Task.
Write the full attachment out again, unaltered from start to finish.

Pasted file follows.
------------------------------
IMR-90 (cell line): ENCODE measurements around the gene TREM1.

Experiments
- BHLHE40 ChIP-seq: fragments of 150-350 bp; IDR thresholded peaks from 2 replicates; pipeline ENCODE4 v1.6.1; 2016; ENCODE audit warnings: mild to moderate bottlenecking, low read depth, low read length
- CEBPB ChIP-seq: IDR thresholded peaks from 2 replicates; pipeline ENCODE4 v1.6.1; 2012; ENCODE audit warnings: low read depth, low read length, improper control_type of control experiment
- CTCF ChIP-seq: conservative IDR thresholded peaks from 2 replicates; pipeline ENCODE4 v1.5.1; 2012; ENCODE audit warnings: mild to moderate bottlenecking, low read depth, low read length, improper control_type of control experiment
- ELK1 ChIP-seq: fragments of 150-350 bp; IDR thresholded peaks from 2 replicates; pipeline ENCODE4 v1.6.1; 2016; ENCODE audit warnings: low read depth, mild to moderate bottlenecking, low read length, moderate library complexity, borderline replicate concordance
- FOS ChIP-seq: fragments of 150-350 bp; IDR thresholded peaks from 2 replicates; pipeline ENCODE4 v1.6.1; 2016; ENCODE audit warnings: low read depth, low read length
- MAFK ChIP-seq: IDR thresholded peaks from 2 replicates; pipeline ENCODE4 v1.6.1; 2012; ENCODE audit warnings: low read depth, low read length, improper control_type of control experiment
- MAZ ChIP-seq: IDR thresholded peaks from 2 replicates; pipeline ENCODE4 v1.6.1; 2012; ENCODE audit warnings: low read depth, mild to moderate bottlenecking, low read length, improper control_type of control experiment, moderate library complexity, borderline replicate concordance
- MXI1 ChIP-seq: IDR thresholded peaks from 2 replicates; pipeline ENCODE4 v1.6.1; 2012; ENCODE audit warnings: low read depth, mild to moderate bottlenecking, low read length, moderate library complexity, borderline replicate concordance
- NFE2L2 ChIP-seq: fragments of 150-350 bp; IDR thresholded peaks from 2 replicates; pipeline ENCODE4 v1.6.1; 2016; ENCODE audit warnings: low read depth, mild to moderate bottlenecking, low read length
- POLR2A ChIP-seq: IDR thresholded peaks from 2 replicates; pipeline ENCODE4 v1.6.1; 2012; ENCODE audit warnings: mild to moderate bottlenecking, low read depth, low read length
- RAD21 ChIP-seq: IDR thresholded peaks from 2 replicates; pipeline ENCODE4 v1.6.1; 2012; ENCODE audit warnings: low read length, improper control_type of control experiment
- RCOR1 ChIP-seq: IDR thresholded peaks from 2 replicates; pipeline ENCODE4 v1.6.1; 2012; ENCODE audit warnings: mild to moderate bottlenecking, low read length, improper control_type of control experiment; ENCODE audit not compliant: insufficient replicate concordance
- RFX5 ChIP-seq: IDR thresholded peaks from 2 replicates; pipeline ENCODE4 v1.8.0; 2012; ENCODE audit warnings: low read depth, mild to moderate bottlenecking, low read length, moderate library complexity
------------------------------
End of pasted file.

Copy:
IMR-90 (cell line): ENCODE measurements around the gene TREM1.

Experiments
- BHLHE40 ChIP-seq: fragments of 150-350 bp; IDR thresholded peaks from 2 replicates; pipeline ENCODE4 v1.6.1; 2016; ENCODE audit warnings: mild to moderate bottlenecking, low read depth, low read length
- CEBPB ChIP-seq: IDR thresholded peaks from 2 replicates; pipeline ENCODE4 v1.6.1; 2012; ENCODE audit warnings: low read depth, low read length, improper control_type of control experiment
- CTCF ChIP-seq: conservative IDR thresholded peaks from 2 replicates; pipeline ENCODE4 v1.5.1; 2012; ENCODE audit warnings: mild to moderate bottlenecking, low read depth, low read length, improper control_type of control experiment
- ELK1 ChIP-seq: fragments of 150-350 bp; IDR thresholded peaks from 2 replicates; pipeline ENCODE4 v1.6.1; 2016; ENCODE audit warnings: low read depth, mild to moderate bottlenecking, low read length, moderate library complexity, borderline replicate concordance
- FOS ChIP-seq: fragments of 150-350 bp; IDR thresholded peaks from 2 replicates; pipeline ENCODE4 v1.6.1; 2016; ENCODE audit warnings: low read depth, low read length
- MAFK ChIP-seq: IDR thresholded peaks from 2 replicates; pipeline ENCODE4 v1.6.1; 2012; ENCODE audit warnings: low read depth, low read length, improper control_type of control experiment
- MAZ ChIP-seq: IDR thresholded peaks from 2 replicates; pipeline ENCODE4 v1.6.1; 2012; ENCODE audit warnings: low read depth, mild to moderate bottlenecking, low read length, improper control_type of control experiment, moderate library complexity, borderline replicate concordance
- MXI1 ChIP-seq: IDR thresholded peaks from 2 replicates; pipeline ENCODE4 v1.6.1; 2012; ENCODE audit warnings: low read depth, mild to moderate bottlenecking, low read length, moderate library complexity, borderline replicate concordance
- NFE2L2 ChIP-seq: fragments of 150-350 bp; IDR thresholded peaks from 2 replicates; pipeline ENCODE4 v1.6.1; 2016; ENCODE audit warnings: low read depth, mild to moderate bottlenecking, low read length
- POLR2A ChIP-seq: IDR thresholded peaks from 2 replicates; pipeline ENCODE4 v1.6.1; 2012; ENCODE audit warnings: mild to moderate bottlenecking, low read depth, low read length
- RAD21 ChIP-seq: IDR thresholded peaks from 2 replicates; pipeline ENCODE4 v1.6.1; 2012; ENCODE audit warnings: low read length, improper control_type of control experiment
- RCOR1 ChIP-seq: IDR thresholded peaks from 2 replicates; pipeline ENCODE4 v1.6.1; 2012; ENCODE audit warnings: mild to moderate bottlenecking, low read length, improper control_type of control experiment; ENCODE audit not compliant: insufficient replicate concordance
- RFX5 ChIP-seq: IDR thresholded peaks from 2 replicates; pipeline ENCODE4 v1.8.0; 2012; ENCODE audit warnings: low read depth, mild to moderate bottlenecking, low read length, moderate library complexity